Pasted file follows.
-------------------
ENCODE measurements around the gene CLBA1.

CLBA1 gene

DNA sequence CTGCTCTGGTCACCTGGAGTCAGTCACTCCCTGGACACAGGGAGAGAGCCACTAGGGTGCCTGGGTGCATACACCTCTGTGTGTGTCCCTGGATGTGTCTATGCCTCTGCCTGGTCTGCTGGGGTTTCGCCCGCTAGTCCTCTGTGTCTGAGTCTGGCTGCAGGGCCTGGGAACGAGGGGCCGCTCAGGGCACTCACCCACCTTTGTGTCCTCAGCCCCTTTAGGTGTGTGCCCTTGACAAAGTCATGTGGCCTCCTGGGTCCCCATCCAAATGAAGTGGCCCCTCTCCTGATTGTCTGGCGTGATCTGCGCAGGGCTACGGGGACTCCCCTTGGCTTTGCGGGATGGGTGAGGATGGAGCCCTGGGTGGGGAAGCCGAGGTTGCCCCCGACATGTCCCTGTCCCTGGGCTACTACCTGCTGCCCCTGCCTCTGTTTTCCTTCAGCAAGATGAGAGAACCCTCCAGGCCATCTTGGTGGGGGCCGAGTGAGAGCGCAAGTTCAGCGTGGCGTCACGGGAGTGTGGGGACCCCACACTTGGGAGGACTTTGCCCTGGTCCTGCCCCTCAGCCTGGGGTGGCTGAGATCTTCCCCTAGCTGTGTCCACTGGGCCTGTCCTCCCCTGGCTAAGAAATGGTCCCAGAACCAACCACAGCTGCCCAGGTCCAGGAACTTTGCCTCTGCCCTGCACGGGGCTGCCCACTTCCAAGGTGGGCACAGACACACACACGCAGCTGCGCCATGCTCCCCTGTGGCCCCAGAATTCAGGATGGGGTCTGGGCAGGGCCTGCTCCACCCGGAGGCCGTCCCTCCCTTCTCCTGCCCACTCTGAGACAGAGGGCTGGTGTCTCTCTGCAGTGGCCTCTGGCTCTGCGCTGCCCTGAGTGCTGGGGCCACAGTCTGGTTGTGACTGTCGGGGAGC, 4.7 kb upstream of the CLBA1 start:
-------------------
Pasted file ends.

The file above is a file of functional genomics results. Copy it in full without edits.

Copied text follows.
ENCODE measurements around the gene CLBA1.

CLBA1 gene

DNA sequence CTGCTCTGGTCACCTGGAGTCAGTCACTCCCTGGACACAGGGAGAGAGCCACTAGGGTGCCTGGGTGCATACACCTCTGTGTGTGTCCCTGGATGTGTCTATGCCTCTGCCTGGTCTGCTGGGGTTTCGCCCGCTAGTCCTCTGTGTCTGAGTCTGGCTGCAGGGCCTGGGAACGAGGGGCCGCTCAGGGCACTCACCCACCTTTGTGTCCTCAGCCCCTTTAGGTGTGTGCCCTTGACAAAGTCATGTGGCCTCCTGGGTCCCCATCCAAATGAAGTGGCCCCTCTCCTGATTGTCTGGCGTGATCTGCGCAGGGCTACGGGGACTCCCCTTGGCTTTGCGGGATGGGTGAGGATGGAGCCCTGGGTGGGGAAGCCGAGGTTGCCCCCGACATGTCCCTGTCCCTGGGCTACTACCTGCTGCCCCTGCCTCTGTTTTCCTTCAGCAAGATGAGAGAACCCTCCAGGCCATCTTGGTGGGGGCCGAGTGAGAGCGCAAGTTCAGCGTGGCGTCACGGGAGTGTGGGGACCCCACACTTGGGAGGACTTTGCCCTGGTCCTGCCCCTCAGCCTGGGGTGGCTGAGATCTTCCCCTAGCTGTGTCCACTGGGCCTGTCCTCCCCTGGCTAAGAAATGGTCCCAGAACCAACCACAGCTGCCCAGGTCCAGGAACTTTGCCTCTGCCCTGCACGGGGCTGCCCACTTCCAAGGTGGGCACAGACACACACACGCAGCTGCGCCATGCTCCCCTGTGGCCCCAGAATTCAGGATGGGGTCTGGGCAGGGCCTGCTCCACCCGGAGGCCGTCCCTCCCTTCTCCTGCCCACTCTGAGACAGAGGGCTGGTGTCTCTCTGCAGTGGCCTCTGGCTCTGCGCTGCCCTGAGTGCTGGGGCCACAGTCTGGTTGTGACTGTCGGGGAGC, 4.7 kb upstream of the CLBA1 start: